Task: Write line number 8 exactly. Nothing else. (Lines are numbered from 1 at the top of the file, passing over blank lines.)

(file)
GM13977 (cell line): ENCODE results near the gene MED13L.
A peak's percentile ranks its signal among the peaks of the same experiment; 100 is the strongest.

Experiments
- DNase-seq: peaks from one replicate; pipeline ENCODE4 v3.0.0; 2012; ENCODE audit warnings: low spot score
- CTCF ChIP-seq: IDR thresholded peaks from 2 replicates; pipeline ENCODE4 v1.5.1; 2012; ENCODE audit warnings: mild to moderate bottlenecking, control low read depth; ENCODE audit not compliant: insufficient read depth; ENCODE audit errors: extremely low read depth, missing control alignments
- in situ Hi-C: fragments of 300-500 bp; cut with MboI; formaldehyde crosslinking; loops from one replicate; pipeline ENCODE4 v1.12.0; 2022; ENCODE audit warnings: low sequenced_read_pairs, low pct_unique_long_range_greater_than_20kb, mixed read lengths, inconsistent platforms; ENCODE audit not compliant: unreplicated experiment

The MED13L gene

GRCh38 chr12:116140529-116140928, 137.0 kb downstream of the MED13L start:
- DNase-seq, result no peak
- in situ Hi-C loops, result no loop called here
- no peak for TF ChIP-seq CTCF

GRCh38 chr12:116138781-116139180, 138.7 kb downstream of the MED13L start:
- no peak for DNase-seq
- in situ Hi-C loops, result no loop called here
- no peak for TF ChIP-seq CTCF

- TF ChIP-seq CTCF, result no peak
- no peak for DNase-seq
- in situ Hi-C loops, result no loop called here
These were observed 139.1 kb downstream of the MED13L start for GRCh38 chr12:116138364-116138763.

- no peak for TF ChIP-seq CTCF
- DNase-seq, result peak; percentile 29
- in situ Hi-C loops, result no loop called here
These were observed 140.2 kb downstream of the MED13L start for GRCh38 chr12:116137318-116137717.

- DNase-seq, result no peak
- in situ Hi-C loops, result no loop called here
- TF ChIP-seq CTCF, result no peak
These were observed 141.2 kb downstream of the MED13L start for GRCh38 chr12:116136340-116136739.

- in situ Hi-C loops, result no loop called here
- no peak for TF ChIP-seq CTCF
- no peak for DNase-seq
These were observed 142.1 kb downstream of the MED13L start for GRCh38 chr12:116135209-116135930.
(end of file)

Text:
GRCh38 chr12:116140529-116140928, 137.0 kb downstream of the MED13L start: